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DELUSION(director/writer: Carl Colpaert; screenwriter: Kurt Voss; cinematographer: Geza Sinkovics; editor: Mark Allan Kaplan; music: Barry Adamson; cast: Jim Metzler (George O’Brien), Jennifer Rubin (Patti), Kyle Secor (Chevy), Robert Costanzo (Myron Sales), Jerry Orbach (Larry); Runtime: 100; MPAA Rating: R; producer: Daniel Hassid; IRS Media/RCA; 1991)
“Has some dazzle but not enough staying power.”

Reviewed by Dennis Schwartz

Belgian-born filmmaker Carl Colpaert’s thriller “Delusion” is a cautionary film noir road movie, that has some dazzle but not enough staying power. Colpaert wrote the script with Kurt Voss and frames it in a bemused gunslinger style with no point of view except, perhaps, as a warning not to pick up hitch-hikers. It features a nondescript yuppie computer executive Jim Metzler, who embezzles half a million bucks by creatively cooking the books during a recent takeover of the company he works for and heads by car across the desert to Reno. Metzler felt betrayed by the company selling out and leaving him high and dry after working there for five years, and now plans to open his own firm in Reno. Thinking he’s got it made in the shade, he confidently picks up good-looking showgirl Jennifer Rubin and manic boyfriend Kyle Secor after their car crashed. But that turns out to be a big mistake. Secor is a contract killer with the annoying habit of making small talk and swigging on Pepto-Bismol, who is on his way to make a hit on fellow gangster Jerry Orbach. With no time to lose he kidnaps George and carries out the hit, and leaves him for dead in the desert because he wants no witnesses. Secor steals his Volvo, but is unaware of the fortune stashed in the tire well. It leads to the still living Metzler itching to retrieve the money and get revenge on Secor, as he gets into a shootout with him at Death Valley Junction–in a scene derivative of the way they do it in those B-movie Westerns.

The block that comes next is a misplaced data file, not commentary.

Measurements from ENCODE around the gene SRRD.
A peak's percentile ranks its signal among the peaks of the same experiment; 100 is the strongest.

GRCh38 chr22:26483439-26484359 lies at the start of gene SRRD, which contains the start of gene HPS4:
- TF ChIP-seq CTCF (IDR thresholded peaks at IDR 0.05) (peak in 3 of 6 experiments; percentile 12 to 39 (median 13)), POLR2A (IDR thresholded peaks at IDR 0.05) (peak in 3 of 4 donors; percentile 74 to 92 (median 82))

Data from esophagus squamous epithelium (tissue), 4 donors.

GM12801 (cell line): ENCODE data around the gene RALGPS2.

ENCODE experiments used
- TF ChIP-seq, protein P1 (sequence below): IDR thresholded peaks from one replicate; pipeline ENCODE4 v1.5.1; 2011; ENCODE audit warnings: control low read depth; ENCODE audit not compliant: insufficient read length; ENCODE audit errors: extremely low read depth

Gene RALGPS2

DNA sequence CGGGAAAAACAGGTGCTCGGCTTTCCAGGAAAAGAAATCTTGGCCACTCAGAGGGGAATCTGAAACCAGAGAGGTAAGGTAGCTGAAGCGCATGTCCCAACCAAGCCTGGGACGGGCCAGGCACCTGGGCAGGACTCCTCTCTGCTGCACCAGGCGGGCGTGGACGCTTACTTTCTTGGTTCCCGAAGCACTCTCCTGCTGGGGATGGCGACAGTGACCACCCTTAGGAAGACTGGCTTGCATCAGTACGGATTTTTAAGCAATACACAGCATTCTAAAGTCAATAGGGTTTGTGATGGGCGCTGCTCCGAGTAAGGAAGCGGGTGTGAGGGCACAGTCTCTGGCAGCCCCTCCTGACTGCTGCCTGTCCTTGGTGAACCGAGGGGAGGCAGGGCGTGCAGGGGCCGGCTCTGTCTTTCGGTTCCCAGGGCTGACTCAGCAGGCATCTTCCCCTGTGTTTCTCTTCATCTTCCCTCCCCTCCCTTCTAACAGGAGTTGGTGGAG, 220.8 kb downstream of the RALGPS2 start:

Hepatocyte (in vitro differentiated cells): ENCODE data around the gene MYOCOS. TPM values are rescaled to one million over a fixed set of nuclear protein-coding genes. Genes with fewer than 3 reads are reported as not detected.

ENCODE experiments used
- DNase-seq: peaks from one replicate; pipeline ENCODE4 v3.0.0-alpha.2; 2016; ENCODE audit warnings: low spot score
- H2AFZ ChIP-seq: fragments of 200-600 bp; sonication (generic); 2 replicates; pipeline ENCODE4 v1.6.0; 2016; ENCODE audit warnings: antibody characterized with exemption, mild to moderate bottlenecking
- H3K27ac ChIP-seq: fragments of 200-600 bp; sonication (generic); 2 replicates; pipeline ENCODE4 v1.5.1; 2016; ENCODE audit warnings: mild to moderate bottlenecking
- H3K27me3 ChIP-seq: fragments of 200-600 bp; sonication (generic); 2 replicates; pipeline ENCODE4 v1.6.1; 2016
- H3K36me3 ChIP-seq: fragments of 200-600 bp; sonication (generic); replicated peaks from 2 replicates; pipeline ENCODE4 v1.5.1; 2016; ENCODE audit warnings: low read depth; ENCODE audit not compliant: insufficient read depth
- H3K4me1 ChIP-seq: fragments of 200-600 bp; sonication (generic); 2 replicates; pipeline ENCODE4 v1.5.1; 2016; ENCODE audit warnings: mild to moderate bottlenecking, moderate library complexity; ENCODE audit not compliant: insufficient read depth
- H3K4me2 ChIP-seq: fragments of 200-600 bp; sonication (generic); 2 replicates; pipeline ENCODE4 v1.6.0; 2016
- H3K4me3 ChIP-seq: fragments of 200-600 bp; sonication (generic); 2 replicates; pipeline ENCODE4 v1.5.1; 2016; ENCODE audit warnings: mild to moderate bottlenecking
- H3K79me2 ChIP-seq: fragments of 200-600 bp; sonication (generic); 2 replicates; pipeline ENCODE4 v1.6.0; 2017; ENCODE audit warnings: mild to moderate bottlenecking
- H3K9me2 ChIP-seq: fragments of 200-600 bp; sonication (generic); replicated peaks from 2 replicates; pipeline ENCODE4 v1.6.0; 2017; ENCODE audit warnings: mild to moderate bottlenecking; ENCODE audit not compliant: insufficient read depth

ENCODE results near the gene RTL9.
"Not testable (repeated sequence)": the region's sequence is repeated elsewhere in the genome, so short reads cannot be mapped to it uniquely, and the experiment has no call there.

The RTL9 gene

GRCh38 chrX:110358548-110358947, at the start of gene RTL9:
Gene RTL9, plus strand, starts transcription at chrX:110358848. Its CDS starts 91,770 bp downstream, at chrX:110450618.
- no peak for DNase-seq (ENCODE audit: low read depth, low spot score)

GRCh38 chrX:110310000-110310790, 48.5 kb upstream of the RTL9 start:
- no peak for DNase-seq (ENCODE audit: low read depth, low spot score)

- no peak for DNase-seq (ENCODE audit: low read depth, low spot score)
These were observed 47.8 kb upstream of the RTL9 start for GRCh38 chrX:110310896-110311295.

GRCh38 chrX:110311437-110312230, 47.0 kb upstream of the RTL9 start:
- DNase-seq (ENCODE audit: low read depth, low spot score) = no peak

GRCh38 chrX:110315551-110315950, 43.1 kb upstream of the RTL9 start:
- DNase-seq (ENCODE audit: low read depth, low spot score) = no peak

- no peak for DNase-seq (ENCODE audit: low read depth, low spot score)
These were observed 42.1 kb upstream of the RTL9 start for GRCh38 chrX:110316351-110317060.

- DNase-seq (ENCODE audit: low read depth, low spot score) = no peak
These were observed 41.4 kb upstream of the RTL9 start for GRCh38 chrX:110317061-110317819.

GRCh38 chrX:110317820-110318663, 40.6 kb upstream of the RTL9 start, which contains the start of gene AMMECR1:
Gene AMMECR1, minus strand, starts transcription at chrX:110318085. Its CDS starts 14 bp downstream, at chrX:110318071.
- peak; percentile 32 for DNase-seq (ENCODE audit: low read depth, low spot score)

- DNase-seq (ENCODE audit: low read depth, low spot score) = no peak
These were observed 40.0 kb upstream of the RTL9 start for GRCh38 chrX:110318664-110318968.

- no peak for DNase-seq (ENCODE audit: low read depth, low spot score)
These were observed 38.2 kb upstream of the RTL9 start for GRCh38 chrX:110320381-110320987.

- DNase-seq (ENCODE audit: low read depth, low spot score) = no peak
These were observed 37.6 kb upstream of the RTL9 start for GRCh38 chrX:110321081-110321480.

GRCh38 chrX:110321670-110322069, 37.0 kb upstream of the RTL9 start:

The film can’t get you emotionally involved in the characters, but it had enough bizarre moments to make it watchable. But overall it was just as tedious as Secor’s ingratiating small talk. Jennifer Rubin’s part calls for her to be used for her physical beauty and it requires her to do little but go along for the ride. The film sways back and forth between its uninvolving storyline and kitsch.


Dennis Schwartz: “Ozus’ World Movie Reviews”